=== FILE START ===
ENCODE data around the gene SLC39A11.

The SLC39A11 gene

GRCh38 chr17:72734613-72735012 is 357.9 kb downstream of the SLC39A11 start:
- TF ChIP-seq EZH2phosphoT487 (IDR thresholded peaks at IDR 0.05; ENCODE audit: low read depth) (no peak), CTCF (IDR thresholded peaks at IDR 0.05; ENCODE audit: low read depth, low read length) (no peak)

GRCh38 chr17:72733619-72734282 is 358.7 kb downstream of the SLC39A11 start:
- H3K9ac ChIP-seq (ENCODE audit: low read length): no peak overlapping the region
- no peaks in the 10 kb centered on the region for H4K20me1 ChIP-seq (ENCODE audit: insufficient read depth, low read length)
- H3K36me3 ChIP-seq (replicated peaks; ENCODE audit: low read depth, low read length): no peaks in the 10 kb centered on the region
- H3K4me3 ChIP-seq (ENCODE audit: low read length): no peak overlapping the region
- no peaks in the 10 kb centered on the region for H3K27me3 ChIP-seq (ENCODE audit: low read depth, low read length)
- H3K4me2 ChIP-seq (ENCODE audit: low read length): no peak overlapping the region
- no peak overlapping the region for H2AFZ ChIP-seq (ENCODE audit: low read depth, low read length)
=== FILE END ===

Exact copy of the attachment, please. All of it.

ENCODE data around the gene SLC39A11.

The SLC39A11 gene

GRCh38 chr17:72734613-72735012 is 357.9 kb downstream of the SLC39A11 start:
- TF ChIP-seq EZH2phosphoT487 (IDR thresholded peaks at IDR 0.05; ENCODE audit: low read depth) (no peak), CTCF (IDR thresholded peaks at IDR 0.05; ENCODE audit: low read depth, low read length) (no peak)

GRCh38 chr17:72733619-72734282 is 358.7 kb downstream of the SLC39A11 start:
- H3K9ac ChIP-seq (ENCODE audit: low read length): no peak overlapping the region
- no peaks in the 10 kb centered on the region for H4K20me1 ChIP-seq (ENCODE audit: insufficient read depth, low read length)
- H3K36me3 ChIP-seq (replicated peaks; ENCODE audit: low read depth, low read length): no peaks in the 10 kb centered on the region
- H3K4me3 ChIP-seq (ENCODE audit: low read length): no peak overlapping the region
- no peaks in the 10 kb centered on the region for H3K27me3 ChIP-seq (ENCODE audit: low read depth, low read length)
- H3K4me2 ChIP-seq (ENCODE audit: low read length): no peak overlapping the region
- no peak overlapping the region for H2AFZ ChIP-seq (ENCODE audit: low read depth, low read length)